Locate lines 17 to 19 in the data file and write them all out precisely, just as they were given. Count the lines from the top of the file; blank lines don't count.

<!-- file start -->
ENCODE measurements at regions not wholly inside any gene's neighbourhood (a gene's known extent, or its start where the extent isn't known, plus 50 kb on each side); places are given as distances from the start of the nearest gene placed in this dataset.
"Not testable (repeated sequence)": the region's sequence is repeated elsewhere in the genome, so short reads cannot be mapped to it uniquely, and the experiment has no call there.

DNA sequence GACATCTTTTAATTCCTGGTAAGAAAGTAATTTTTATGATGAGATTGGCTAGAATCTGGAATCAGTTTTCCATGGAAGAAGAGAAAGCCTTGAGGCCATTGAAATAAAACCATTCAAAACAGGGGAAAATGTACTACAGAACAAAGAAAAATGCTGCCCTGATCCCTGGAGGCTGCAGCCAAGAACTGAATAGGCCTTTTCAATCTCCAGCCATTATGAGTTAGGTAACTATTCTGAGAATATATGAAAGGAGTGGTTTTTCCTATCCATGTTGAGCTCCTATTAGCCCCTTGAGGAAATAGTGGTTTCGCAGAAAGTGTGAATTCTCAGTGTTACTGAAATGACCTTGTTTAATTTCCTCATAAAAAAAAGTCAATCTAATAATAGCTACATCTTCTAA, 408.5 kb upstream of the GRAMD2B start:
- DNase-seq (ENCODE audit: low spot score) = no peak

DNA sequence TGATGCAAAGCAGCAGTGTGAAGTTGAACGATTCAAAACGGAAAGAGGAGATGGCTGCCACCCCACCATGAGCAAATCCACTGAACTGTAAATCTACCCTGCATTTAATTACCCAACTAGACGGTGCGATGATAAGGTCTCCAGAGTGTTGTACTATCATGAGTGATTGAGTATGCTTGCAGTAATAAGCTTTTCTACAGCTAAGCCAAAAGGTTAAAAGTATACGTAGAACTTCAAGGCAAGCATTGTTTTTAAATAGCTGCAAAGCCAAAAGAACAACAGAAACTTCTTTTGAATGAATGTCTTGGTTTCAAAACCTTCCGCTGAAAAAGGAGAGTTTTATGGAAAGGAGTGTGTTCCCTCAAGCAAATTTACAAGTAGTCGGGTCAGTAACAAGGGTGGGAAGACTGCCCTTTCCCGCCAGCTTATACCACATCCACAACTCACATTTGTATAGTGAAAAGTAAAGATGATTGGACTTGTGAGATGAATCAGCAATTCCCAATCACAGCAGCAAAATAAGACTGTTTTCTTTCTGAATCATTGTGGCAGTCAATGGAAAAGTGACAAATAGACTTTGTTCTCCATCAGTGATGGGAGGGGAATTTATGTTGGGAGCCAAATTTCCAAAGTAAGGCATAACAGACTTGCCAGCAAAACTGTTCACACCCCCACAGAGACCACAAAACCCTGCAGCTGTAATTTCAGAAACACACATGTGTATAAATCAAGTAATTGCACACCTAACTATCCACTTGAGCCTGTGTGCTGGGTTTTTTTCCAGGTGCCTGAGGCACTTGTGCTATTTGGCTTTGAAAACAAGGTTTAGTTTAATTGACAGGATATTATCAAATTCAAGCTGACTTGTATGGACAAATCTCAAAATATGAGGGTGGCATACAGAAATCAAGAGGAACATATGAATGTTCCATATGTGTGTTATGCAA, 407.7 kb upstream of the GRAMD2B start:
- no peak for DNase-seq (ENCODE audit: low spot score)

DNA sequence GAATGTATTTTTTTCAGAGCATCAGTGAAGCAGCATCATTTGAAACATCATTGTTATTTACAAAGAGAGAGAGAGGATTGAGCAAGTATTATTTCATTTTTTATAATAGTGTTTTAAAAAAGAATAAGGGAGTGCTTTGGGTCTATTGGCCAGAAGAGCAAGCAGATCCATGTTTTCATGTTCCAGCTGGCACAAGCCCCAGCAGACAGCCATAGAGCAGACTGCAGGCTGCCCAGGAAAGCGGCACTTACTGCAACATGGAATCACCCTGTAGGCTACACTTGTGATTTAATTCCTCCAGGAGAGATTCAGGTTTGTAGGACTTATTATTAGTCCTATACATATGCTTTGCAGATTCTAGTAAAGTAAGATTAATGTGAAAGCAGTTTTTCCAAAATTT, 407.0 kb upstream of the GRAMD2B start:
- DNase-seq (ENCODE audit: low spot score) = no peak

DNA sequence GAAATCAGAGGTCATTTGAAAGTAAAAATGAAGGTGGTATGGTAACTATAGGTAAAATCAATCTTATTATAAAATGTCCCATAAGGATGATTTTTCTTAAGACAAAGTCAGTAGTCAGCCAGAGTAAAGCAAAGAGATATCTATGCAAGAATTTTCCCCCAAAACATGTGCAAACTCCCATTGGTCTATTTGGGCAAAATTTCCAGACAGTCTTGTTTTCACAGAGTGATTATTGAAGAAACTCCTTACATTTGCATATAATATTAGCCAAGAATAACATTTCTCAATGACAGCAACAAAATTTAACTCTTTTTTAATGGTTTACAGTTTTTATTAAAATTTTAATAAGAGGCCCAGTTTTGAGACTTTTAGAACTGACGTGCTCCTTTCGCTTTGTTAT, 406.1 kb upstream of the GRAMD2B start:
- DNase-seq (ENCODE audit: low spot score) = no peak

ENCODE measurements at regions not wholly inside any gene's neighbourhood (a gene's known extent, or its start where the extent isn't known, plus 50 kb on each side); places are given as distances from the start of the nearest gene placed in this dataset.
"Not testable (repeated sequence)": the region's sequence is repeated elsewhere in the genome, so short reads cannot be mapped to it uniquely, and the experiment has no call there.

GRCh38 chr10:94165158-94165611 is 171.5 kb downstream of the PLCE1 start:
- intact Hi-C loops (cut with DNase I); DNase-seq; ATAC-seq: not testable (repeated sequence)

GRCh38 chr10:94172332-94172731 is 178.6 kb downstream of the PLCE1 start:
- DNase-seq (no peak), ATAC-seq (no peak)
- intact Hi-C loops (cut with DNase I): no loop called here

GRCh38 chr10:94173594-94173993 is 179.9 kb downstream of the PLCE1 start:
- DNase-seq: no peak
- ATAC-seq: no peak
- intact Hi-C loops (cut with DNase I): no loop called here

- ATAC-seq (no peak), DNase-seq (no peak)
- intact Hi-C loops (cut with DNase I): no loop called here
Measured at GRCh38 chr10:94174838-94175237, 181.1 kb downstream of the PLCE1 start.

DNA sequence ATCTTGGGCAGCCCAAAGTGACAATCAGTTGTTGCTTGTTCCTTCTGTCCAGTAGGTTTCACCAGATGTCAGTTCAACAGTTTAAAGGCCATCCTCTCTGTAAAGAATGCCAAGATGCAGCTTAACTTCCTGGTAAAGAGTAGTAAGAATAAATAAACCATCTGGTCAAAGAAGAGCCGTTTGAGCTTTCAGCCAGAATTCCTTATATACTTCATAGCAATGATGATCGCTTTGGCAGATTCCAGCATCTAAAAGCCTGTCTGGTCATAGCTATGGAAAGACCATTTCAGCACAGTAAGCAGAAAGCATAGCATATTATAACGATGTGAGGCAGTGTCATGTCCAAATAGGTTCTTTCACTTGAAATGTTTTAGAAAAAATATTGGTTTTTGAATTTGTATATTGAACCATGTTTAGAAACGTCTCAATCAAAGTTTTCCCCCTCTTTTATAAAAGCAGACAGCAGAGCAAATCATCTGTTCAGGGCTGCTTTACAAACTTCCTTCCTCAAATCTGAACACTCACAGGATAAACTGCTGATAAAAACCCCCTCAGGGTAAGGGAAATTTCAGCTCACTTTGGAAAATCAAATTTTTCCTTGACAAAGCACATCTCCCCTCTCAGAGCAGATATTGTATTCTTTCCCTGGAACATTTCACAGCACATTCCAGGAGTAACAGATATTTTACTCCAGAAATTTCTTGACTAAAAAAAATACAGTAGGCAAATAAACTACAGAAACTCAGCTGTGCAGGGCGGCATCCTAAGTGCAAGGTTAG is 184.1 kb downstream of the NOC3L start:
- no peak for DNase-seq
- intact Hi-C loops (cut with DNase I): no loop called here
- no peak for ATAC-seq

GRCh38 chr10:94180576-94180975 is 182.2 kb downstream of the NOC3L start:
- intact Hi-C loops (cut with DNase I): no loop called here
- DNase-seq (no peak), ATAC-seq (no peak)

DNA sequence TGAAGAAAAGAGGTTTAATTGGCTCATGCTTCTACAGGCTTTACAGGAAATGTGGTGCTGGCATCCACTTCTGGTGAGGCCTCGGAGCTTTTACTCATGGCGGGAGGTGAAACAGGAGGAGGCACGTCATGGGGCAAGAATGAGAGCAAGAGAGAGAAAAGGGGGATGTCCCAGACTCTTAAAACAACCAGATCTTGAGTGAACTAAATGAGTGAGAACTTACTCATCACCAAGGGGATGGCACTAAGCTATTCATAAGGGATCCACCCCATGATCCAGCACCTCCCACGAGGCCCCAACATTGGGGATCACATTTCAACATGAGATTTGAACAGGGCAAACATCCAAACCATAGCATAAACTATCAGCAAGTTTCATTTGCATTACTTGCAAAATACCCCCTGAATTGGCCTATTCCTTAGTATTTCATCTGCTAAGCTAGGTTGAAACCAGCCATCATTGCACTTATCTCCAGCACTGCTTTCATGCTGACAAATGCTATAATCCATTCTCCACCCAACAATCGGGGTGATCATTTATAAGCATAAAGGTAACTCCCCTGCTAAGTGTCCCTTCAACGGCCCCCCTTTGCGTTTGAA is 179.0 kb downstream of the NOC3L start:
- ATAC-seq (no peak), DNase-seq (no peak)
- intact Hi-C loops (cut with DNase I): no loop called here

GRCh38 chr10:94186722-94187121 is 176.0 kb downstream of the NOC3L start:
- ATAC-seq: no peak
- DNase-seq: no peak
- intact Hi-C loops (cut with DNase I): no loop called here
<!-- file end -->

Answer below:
- intact Hi-C loops (cut with DNase I): no loop called here

GRCh38 chr10:94173594-94173993 is 179.9 kb downstream of the PLCE1 start:
- DNase-seq: no peak